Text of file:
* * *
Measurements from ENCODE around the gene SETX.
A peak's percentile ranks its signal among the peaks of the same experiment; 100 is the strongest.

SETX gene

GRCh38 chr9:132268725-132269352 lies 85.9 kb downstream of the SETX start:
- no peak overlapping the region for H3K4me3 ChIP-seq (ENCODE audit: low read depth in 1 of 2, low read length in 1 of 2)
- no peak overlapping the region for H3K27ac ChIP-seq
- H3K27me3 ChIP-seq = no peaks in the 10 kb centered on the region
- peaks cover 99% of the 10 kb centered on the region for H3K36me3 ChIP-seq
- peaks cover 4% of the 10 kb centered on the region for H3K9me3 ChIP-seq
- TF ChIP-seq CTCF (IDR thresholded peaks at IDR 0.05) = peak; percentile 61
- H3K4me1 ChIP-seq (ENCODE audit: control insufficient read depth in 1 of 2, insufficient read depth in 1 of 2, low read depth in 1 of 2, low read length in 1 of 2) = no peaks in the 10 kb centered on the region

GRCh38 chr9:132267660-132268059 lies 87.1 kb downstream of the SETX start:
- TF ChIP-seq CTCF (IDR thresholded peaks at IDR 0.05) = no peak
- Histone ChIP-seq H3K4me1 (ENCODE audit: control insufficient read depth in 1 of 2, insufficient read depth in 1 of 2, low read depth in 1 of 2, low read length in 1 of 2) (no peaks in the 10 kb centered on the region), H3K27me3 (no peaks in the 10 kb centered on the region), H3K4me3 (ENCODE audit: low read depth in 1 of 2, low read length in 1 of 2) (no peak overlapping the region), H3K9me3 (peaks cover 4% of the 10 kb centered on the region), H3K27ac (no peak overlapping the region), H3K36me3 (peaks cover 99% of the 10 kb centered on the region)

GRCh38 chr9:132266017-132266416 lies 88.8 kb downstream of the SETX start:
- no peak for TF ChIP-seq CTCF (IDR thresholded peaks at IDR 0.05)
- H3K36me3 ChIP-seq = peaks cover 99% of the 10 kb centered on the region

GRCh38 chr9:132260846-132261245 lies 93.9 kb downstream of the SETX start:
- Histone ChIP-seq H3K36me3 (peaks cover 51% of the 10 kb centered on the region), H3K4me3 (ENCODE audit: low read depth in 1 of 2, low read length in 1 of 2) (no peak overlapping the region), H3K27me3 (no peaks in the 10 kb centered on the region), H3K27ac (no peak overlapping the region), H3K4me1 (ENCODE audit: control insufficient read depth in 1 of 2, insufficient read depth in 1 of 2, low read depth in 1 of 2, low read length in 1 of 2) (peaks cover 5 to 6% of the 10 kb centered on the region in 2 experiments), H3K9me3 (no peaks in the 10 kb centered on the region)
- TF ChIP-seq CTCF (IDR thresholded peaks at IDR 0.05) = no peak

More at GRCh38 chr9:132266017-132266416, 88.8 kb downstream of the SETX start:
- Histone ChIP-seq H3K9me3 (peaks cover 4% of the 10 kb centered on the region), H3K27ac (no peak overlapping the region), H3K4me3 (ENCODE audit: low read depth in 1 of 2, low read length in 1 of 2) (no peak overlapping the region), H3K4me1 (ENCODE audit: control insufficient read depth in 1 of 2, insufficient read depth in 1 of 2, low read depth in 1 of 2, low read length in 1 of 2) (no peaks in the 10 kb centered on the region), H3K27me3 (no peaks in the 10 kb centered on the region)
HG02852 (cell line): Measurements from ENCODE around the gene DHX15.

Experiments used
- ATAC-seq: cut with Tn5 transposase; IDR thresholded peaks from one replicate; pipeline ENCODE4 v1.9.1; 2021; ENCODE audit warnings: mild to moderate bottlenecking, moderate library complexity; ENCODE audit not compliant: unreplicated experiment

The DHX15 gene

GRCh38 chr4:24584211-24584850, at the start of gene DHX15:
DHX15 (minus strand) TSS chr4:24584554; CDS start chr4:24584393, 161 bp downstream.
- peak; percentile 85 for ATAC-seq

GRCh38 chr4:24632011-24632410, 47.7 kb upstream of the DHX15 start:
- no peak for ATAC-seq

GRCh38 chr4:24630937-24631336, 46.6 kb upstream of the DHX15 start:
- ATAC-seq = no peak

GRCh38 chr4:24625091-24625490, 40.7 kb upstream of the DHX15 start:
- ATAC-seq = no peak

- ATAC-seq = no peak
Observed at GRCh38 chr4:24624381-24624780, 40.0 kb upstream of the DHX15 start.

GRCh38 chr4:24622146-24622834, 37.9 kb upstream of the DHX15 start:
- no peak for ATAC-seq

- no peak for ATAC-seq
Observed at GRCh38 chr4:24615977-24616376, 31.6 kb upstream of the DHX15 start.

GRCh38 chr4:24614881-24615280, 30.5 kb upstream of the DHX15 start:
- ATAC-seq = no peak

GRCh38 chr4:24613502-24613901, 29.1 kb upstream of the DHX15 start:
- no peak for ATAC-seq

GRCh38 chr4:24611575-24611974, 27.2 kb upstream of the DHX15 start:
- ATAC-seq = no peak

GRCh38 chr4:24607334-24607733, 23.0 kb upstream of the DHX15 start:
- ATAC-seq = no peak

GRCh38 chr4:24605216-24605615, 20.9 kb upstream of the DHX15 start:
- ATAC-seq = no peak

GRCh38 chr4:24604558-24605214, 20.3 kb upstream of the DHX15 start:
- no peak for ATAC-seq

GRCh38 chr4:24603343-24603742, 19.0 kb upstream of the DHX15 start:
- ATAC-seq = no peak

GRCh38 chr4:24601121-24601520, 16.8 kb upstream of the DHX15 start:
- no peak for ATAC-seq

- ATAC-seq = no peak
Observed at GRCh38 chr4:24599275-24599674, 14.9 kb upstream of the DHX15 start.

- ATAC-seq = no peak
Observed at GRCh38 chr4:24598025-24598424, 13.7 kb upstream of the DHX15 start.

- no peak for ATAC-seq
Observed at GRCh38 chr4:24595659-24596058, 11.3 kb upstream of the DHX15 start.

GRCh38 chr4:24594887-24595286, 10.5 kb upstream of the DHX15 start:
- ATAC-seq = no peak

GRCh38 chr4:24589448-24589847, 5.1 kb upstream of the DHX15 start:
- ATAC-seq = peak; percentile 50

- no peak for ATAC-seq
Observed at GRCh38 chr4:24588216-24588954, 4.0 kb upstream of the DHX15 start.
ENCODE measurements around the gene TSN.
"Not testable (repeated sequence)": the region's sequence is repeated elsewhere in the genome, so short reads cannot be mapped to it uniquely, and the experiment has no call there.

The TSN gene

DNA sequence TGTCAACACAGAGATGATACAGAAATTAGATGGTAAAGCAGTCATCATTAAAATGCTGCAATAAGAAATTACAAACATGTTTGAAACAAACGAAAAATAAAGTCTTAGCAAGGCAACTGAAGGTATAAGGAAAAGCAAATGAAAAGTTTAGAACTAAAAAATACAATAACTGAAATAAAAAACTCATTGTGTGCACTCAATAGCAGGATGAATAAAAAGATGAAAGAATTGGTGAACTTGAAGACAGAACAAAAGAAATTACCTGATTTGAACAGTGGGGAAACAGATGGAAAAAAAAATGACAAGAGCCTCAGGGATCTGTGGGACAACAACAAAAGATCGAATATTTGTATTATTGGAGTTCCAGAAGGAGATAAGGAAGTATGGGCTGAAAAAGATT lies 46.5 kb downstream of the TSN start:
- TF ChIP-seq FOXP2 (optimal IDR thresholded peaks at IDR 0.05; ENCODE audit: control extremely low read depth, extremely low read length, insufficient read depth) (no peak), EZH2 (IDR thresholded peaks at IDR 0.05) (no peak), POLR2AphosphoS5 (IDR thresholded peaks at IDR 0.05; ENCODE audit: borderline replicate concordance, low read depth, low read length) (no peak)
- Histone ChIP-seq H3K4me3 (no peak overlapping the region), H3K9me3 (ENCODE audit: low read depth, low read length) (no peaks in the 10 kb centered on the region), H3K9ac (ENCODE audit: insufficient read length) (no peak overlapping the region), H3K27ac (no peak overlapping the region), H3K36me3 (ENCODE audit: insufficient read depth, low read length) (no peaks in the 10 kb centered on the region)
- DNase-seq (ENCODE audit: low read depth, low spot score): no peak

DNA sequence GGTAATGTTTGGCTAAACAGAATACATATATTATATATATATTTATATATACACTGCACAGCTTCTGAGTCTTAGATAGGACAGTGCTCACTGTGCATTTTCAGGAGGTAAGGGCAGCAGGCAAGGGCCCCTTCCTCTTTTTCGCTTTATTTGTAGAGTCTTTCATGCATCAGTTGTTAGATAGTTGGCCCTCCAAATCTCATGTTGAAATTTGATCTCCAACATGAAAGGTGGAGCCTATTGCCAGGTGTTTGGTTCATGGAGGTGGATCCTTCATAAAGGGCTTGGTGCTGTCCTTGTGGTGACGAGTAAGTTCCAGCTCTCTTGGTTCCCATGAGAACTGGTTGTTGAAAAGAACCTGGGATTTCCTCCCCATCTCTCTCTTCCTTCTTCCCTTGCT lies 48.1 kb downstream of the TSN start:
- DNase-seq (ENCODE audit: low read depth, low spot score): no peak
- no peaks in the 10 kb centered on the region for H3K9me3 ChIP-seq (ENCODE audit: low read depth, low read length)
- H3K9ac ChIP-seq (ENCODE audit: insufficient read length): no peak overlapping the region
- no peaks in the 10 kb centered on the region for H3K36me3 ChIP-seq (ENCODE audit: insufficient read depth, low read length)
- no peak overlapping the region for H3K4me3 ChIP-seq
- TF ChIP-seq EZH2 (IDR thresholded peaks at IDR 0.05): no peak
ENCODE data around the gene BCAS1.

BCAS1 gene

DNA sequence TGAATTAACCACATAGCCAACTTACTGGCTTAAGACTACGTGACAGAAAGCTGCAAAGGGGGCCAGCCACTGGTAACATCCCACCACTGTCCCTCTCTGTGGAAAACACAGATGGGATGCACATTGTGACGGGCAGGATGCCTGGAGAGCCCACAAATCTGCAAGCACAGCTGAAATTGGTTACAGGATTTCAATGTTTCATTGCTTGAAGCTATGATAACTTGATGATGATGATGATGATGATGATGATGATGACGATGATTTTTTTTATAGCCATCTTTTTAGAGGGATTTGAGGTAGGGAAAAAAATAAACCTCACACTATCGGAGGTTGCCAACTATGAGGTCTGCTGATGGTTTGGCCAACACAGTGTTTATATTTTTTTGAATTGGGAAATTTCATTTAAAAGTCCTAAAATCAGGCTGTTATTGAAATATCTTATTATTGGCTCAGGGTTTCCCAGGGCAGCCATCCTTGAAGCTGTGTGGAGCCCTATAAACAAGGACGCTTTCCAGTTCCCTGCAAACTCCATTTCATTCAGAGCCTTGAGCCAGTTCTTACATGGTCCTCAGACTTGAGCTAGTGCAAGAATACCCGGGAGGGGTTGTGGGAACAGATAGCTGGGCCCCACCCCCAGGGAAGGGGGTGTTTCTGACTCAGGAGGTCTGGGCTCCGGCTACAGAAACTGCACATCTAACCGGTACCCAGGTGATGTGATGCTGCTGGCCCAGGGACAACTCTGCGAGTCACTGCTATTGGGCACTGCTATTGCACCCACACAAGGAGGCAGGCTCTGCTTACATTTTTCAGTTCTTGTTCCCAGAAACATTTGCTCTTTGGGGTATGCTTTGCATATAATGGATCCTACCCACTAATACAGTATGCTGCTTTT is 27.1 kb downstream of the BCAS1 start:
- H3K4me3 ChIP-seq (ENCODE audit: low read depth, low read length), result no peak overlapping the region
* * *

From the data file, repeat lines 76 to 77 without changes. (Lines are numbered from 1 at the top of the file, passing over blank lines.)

- DNase-seq (ENCODE audit: low read depth, low spot score): no peak

DNA sequence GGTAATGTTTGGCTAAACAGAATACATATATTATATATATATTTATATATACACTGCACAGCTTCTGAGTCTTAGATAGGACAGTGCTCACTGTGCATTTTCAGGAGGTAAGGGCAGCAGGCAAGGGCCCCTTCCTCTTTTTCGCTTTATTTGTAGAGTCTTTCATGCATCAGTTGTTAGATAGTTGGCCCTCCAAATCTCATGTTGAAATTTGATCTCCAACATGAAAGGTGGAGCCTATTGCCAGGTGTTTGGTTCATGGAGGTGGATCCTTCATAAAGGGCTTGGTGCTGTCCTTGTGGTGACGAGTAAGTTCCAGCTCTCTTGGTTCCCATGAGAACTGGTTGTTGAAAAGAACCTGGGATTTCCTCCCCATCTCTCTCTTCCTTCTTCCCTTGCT lies 48.1 kb downstream of the TSN start: